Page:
The ultimate responsibility for our nation's policy rests on its citizens and they can discharge such responsibilities wisely only if they are informed. The average citizen cannot be expected to understand clearly how an atomic bomb is constructed or how it works but there is in this country a substantial group of engineers and scientists who can understand such things and who can explain the potentialities of atomic bombs to their fellow citizens. The present report is written for this professional group and is a matter-of-fact, general account of work in the USA since 1939 aimed at the production of such bombs. It is neither a documented official history nor a technical treatise for experts. Secrecy requirements have affected both the detailed content and general emphasis so that many interesting developments have been omitted.

Grove's foreward:

All pertinent scientific information which can be released to the public at this time without violating the needs of national security is contained in this volume. No requests for additional information should be made to private persons or organizations associated directly or indirectly with the project. Persons disclosing or securing additional information by any means whatsoever without authorization are subject to severe penalties under the Espionage Act.

UN, Oct. 1945

The League of Nations organization, formed at the end of WWI, was incapable of preventing the aggression of Germany, Japan, and Italy, who withdrew from the pact.  After WWII the United Nations, which had been conceived as a replacement in 1939, did replace the LN.  The United Nations, a term used for the Allies, signed the Atlantic Charter in 1942, agreeing to anti-war and anti-oppression goals.  The UN Charter was completed Oct. 1945 at the conclusion of a 50-nation conference in San Francisco (where there were 400 meetings) begun months earlier.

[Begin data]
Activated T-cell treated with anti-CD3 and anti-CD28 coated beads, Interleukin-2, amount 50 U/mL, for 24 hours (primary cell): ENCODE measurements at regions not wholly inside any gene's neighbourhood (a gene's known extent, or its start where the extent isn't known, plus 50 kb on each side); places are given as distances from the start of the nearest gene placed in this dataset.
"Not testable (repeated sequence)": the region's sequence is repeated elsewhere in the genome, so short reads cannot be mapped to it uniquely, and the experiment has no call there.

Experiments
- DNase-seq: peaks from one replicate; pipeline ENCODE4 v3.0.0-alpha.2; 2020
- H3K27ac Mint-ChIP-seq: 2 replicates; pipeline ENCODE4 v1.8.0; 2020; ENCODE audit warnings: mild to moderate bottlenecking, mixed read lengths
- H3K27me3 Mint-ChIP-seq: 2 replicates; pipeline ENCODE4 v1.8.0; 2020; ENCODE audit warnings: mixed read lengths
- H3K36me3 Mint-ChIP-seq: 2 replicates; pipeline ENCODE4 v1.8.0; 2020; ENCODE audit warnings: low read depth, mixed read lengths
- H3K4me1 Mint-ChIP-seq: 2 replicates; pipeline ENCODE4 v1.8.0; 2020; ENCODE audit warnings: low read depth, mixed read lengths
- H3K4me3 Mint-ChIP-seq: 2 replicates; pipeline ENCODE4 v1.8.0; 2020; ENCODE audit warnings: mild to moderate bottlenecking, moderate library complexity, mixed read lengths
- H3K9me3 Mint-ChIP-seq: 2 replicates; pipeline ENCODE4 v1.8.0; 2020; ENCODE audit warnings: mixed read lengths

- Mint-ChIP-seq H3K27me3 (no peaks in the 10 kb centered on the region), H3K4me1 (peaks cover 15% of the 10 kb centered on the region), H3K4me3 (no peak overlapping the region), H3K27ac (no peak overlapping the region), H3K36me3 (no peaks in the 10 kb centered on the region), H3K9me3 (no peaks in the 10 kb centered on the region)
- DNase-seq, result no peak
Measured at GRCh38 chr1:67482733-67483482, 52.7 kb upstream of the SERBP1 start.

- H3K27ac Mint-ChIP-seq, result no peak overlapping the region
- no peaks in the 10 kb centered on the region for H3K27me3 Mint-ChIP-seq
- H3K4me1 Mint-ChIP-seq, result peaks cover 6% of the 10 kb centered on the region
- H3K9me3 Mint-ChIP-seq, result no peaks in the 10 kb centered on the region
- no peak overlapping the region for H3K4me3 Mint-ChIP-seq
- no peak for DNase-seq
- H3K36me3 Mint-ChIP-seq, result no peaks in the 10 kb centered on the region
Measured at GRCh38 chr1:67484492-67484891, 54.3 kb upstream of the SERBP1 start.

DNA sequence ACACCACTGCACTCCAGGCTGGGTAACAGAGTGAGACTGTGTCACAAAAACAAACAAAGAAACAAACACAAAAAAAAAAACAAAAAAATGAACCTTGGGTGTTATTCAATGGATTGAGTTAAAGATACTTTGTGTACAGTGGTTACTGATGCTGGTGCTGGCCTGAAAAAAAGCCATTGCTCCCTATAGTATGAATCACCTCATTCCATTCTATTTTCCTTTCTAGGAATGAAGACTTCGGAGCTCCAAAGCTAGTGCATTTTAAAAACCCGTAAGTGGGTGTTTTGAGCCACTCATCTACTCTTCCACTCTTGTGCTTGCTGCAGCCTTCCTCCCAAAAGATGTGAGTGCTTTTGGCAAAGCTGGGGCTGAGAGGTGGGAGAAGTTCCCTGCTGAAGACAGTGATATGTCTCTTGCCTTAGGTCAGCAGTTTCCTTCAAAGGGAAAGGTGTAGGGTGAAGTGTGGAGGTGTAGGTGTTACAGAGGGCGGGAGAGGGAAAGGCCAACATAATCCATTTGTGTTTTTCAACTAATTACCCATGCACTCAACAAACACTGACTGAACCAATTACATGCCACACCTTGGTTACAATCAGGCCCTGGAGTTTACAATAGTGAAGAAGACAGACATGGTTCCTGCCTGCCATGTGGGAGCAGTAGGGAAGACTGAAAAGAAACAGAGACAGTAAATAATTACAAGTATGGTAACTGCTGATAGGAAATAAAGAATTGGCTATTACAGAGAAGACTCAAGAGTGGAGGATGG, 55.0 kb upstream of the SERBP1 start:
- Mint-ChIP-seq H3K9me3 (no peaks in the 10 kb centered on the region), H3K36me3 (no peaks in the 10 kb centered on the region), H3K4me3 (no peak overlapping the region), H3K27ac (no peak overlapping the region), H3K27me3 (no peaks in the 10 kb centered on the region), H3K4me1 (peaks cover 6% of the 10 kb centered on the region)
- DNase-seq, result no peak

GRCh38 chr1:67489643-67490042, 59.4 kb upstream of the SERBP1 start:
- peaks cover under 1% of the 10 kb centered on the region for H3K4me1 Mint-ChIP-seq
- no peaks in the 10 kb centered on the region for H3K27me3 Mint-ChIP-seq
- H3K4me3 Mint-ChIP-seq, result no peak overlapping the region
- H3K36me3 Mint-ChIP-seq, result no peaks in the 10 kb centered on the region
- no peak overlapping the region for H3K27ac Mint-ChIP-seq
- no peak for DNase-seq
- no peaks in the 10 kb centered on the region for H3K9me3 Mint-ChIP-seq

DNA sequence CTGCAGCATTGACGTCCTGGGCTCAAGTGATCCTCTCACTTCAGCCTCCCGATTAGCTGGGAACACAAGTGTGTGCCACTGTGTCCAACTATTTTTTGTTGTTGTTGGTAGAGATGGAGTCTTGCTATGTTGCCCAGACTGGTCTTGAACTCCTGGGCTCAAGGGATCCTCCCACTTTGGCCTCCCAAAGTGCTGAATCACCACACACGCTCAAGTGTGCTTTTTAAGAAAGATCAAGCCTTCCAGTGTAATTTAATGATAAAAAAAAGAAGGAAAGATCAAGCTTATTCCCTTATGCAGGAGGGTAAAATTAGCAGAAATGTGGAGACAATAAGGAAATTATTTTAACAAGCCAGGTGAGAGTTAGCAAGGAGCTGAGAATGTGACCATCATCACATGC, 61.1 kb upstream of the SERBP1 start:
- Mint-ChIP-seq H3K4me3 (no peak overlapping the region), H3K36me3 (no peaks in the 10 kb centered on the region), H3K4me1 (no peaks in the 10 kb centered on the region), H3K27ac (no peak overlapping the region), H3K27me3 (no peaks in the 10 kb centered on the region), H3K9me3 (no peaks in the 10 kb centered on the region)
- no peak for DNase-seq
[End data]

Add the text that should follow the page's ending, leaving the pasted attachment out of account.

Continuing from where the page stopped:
The Charter's stated aim was to combine many nations to prevent other wars, uphold human rights, promote social welfare, and create liability to certain standards of justice.  The Charter included the Statute of the International Court of Justice which was created to settle without arms disputes between nations and other organizations.  The Court began work in 1946, succeeding to the Permanent Court of International Judgement, the LN court created in 1922.

Wednesday, 16 July 1975

Atomic Bombs

1939 the project to develop nuclear bombs, the "Manhattan Project," led by the US, supported by the UK and Canada (but not informing the other Ally Russia), taking place at 30 sites over the three countries, while gathering information on the German nuclear project and gathering German nuclear materials and scientists (and many other European exiles). The main priority was to produce fission-based explosives before Germany. It was the largest industrial enterprise ever at the time.

1945 July 16 America detonated a bomb code-named "Trinity". Truman, receiving news of the success, briefed Churchill and informed Stalin that America was in possession of a "powerful new weapon," which was no surprise to Stalin, who had spies in the Manhattan Project. July 26 an ultimatum was issued that Japan surrender or face "complete and utter destruction." 1945 Aug. 6 Truman gave permission for the world's first use of an atomic weapon on Hiroshima and on the 9th Nagasaki. After Hiroshima, Truman announced,